Purified sheaths were depolymerized using a formic acid procedure. Briefly, 10 μl samples of purified sheaths were mixed with 5 μl of reducing buffer (200 mm Tris-HCl, 200 mm dithiothreitol (DTT), pH 8.0) and incubated at 37 °C for 30 min. The samples were then lyophilized and depolymerized in 100 μl of either 90% or 100% formic acid. The samples were lyophilized again and analyzed by SDS-PAGE.
The lyophilized samples were dissolved in 20 μl of reducing SDS-PAGE loading buffer (75 mm M Tris, 0.6% (w/w) SDS, 15% (v/v) glycerol, 7.5% (v/v) β-mercaptoethanol, 0.9 mg/liter bromphenol blue, 8 m urea at pH 6.8). Urea was required to avoid precipitation of the sheath proteins. 10 μl were loaded to an AnyKD gel (Bio-Rad), and electrophoresis was done at 140 V for 40 min. Gels were stained with Coomassie Brilliant Blue G250.
Gel bands were excised and cut into pieces. The gel plugs were then washed with 50 mm ammonium bicarbonate and 30% (v/v) acetonitrile, followed by reduction and alkylation with DTT and iodoacetamide, respectively, in consecutive incubation steps. The gel plugs were dried and rehydrated with 10 ng/μl sequencing grade trypsin (Promega). Trypsin digestion was done overnight at 37 °C. The supernatant and the following organic extract containing the digested peptides were combined and dried. The digests were reconstituted in 30 μl of LC-MS sample buffer (2% acetonitrile, 0.1% formic acid).
A sample volume of 10 μl was injected onto a Dionex Ultimate 3000 nanoLC system that was connected to a Quadrupole Orbitrap (Q Exactive) mass spectrometer equipped with a NanoSpray Flex ion source. Both instruments were from Thermo Scientific. The flow settings were 8 μl/min for the sample loading onto a trapping column, which was an Acclaim PepMap100 C18, 5-μm column from Thermo Scientific. The nanoflow was set to 300 nl/min for the peptide separation on the analytical column, which was a 50-cm Acclaim PepmapRSLC, 75-μm column connected with nanoviper fittings. The nano-electrospray was done using a Picotip Silicatip emitter from New Objectives. The LC buffers were buffer A (0.1% formic acid, 0.005% heptafluorobutyric acid) and buffer B (90% acetonitrile, 0.1% formic acid, 0.005% heptafluorobutyric acid). The applied gradient was from 12 to 40% buffer B over 30 min.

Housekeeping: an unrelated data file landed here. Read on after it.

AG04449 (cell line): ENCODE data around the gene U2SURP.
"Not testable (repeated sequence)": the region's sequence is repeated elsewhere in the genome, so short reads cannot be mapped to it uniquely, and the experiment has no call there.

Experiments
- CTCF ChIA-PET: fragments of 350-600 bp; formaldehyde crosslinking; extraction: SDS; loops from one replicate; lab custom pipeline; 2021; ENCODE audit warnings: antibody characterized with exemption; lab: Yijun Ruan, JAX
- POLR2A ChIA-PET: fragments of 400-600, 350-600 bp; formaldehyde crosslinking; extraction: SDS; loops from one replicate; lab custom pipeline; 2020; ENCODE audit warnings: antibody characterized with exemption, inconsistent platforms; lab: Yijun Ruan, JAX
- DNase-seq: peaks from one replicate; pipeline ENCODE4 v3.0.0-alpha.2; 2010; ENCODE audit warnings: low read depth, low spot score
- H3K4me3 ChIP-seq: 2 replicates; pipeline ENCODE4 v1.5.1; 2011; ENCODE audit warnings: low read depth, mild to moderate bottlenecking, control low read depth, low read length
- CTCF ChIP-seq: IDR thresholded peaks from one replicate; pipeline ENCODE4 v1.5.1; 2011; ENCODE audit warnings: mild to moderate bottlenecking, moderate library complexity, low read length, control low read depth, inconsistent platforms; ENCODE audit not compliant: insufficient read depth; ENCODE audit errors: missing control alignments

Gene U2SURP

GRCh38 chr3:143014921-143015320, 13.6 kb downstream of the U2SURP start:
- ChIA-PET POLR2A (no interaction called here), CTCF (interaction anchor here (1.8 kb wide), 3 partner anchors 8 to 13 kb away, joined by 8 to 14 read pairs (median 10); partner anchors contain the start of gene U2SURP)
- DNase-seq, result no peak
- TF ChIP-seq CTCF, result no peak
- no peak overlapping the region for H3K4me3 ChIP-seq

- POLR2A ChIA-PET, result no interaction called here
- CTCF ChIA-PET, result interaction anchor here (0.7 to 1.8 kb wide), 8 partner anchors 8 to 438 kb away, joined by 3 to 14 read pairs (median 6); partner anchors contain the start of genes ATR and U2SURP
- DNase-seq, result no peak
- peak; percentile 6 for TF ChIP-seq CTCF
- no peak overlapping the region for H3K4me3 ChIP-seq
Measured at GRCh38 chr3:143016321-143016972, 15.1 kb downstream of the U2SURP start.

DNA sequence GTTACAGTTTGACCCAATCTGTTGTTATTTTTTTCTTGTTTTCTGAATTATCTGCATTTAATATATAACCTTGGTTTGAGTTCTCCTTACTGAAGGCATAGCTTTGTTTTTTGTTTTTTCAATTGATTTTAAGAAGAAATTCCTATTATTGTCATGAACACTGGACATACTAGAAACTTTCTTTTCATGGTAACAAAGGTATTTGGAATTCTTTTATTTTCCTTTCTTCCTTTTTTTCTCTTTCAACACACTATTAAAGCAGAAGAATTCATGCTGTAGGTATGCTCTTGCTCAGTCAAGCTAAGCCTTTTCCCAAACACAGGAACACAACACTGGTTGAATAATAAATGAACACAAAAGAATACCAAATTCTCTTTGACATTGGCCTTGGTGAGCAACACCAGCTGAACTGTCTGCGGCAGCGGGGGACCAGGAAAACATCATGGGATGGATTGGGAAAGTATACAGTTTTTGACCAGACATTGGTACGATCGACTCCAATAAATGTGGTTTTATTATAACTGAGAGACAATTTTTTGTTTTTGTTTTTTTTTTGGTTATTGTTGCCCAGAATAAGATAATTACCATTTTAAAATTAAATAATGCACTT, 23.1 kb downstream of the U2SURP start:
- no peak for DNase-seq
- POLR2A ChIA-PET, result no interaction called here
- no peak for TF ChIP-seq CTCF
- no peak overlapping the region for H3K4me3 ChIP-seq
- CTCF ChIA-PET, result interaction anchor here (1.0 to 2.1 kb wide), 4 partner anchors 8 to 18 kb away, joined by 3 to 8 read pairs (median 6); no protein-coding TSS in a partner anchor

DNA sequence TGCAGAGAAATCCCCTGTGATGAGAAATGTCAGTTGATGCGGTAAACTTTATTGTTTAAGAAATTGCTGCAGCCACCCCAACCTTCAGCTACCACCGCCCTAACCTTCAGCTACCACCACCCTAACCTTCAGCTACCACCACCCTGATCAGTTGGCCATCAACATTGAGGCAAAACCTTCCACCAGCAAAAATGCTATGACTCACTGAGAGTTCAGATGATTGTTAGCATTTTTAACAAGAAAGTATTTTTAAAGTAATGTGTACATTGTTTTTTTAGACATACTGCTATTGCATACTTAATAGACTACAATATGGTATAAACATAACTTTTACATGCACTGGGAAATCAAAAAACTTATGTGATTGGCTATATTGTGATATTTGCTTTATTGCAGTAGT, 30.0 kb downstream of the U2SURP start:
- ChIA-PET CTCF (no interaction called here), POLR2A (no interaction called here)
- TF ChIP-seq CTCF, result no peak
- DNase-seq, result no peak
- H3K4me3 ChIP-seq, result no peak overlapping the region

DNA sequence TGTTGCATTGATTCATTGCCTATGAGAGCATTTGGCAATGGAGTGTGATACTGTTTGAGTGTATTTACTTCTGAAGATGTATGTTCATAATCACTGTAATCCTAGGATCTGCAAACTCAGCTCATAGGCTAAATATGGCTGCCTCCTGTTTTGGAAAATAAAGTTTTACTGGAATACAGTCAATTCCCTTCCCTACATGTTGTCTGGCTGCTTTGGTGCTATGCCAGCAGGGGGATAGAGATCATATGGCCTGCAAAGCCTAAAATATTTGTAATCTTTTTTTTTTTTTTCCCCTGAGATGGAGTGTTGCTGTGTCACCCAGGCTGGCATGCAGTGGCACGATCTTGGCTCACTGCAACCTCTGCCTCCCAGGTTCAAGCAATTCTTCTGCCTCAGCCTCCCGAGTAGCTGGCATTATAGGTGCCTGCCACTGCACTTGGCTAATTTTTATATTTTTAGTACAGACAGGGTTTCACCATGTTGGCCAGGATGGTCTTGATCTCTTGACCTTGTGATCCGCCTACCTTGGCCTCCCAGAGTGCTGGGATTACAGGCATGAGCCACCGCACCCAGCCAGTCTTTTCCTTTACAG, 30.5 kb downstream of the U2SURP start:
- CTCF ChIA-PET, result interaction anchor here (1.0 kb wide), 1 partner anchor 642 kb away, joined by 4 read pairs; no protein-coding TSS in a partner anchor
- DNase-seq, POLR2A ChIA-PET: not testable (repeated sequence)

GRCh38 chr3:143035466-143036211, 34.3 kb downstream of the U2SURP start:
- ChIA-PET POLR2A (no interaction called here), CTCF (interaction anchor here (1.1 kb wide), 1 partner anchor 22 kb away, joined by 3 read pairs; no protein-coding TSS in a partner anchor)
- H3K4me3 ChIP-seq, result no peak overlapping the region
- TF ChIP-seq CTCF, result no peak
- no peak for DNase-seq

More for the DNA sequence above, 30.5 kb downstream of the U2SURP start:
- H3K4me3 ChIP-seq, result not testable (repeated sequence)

The mass spectrometer was operated in data-dependent acquisition mode. A full MS scan in the mass range of 350–1850 m/z was acquired at a resolution of 70,000 with an AGC target of 3 × 106 and maximum fill time set to 250 ms. Instrument lock mass correction was applied using the contaminant ion at 391.28429 m/z. In each cycle, the mass spectrometer will trigger up to 12 MS/MS acquisitions on abundant peptide precursors ions. The MS/MS scans were acquired with a dynamic mass range at a resolution of 17,500 and with an AGC target of 2 × 105 and a maximum fill time of 60 ms. The precursor ions were isolated using a quadruple isolation window of 3 m/z and the fragmented in the HCD trap with a normalized collision energy set to 30. The under-fill ratio was set to 3.5% with the intensity threshold at 1.2 × 105. Apex triggering was 3–10 s with charge and exclude isotopes exclusion on, and dynamic exclusion set to 15 s.